Maelinar 11:12 am 07 Apr 06

I prefer the cardboard box approach. Save the wood for Piano’s and wooden stocks in Garema Place.

As far as me personally, I’m going to be made into a diamond and passed down as a family heirloom.

Cardboard or Timber, won’t make too much of a difference in the process.

johnboy 11:03 am 07 Apr 06

Anti-Green Bias? I endorsed Kerrie Tucker for the Senate!

Should there be low-cost options for burial? Sure! What percentage of lifetime greenhouse emissions of the average Green will be taken up by a cheap plantation pine box v. recycled cardboard? I’m guessing so little as to leaving the only issues here being cost (fair point, but unrelated and covered by cheap pine) or essentially religious.

Should undertakers be forced to cater to the loonie preferences of every cult or creed?

Instead of whinging why aren’t they setting up their own Green funerals business?

I’d say it’s because far too often the Greens (as a movement) find it easier to whine, than to construct working alternatives.

Thumper 10:50 am 07 Apr 06


I agree. If a recycled cardboard box is available I’ll use it over a lavish timber one made from Indonesian rainforests or wherever.

It seems as if the funeral industry has mr hargreaves on side as they would lose out in that a cardboard box is going to cost a hell of a lot less than a wooden one.

Interestingly, Mr Hargreaves was heard to quote that the price difference between a cheap wooden coffin and a cardboard one was negligible. Worse still, he was talking about some enviornmental impacts.

I have to ask, cardboard or wood buried in the ground. What is the difference in the long run?

I will have to say that I think it’s a non issue and that Foskey is just trying to drum up some relevance, but the point should be taken that cardboard is cheaper, and more environmentally friendly, and if you want to get buried in a cardboard box then you should be allowed to be.

Indi 10:46 am 07 Apr 06

I’d say a bag that is combustable is good enough – I mean lets inject some sense into this debate!

Chris S 10:33 am 07 Apr 06

Thank you to Les Whinin for putting a bit of logic back into this subject. Johnboy, your anti-Green (as opposed to anti-green) bias is showing a bit much.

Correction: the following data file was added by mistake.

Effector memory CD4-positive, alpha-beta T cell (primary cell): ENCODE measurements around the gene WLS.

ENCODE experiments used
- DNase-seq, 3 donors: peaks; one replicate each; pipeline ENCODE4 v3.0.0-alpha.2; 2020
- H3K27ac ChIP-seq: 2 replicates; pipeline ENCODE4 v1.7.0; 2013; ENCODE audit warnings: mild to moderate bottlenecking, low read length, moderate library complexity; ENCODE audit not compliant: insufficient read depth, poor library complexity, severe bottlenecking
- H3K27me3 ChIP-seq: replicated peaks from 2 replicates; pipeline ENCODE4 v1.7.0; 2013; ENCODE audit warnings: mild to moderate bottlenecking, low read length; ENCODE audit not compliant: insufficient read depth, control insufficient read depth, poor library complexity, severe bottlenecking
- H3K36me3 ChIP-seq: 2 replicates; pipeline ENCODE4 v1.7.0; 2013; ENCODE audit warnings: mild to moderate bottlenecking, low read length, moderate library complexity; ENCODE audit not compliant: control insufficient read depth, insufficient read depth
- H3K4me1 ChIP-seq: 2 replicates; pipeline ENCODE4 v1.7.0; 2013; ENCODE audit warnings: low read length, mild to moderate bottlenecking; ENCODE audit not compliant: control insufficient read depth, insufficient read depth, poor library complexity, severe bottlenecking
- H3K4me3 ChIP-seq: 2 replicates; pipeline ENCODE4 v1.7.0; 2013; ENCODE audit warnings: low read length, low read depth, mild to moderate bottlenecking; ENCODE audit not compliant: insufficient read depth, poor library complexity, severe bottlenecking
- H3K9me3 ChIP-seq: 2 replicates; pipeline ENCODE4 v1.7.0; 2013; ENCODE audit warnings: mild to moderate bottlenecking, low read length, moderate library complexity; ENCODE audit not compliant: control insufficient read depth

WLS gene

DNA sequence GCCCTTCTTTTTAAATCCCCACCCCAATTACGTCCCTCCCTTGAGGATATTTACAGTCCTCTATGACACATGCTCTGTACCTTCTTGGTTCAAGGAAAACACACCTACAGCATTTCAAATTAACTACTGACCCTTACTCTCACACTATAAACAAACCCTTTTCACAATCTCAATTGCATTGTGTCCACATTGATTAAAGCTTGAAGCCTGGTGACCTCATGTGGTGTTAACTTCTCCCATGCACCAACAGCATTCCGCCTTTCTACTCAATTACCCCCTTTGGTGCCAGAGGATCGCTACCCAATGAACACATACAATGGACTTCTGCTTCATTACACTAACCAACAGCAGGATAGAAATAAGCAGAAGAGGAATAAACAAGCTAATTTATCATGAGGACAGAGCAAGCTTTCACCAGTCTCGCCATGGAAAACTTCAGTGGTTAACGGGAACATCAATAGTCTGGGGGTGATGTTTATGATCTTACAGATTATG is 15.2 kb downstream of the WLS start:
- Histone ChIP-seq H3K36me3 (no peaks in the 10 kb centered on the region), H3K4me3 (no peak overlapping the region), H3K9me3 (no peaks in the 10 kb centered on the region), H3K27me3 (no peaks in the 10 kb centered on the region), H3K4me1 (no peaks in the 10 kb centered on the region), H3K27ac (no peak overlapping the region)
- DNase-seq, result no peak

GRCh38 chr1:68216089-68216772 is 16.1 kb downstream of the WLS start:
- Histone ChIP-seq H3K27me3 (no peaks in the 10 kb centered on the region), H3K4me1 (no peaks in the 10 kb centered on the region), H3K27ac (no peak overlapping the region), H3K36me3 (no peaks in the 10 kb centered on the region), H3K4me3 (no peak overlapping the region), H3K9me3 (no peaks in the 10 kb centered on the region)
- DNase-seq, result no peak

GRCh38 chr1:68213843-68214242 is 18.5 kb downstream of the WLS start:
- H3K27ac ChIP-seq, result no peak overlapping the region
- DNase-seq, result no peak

Deb Foskey has rightly picked up on an issue that has largely been resolved in other jurisdictions and other countries – that of consumer choice. Three points:

a) As Les Whinin has pointed out, the funeral industry in Canberra is holding out as it will affect their profits, and the ACT govt is ignoring research done elsewhere that shows cardboard is no worse than other materials, and better than some when it comes to pollutants when we go up the smokestack.

b) Deb Foskey is simply being true to her Green philosophies in seeking an alternative to the destruction of forest-grown timber (whether natural or plantation)

c) Some of the discussion above confuses cremation and burial. Deb has only referred to the former, but the principles apply to both

Good on Deb Foskey for raising this – it’s all about choice, and allowing us freedom to practise any philosophies that we may or may not hold about conserving our natural environment, and the way we depart this mortal coil.

For me, fertilising the rose bush, whether as compost or potash, seems a good use of my remains, and if that’s mixed with recycled cardboard rather than Johnboy’s mahogany, I just may rest in peace just a little more satisfied about my ever-so-slightly diminished contribution to waste.

Les Whinin 10:18 am 07 Apr 06

Firstly, to straighten up this argument, we’re talking about the use of carboard coffins made of recycled material to substite the use of old-growth trees currently used to create kindling for your final, firely exit.

Now I can hardly be considered a greeny, but I certainly see no point in having a lavish 2 tonne timber tomb created from some old trees just to be torched like a struck match.

The overriding concern with the use of cardboard coffins is that of commercial viability. How would funeral directors make a living if they could no longer charge rediculous amounts of money for a wooden box? God forbid they could no longer charge $8000 for a box, a eulogy and 10 minutes on a oversized bunsen burner.

jr 6:34 pm 06 Apr 06

I’m sure the a body would stay fresher if it was vacuum shrink wrapped in plastic

TAD 5:08 pm 06 Apr 06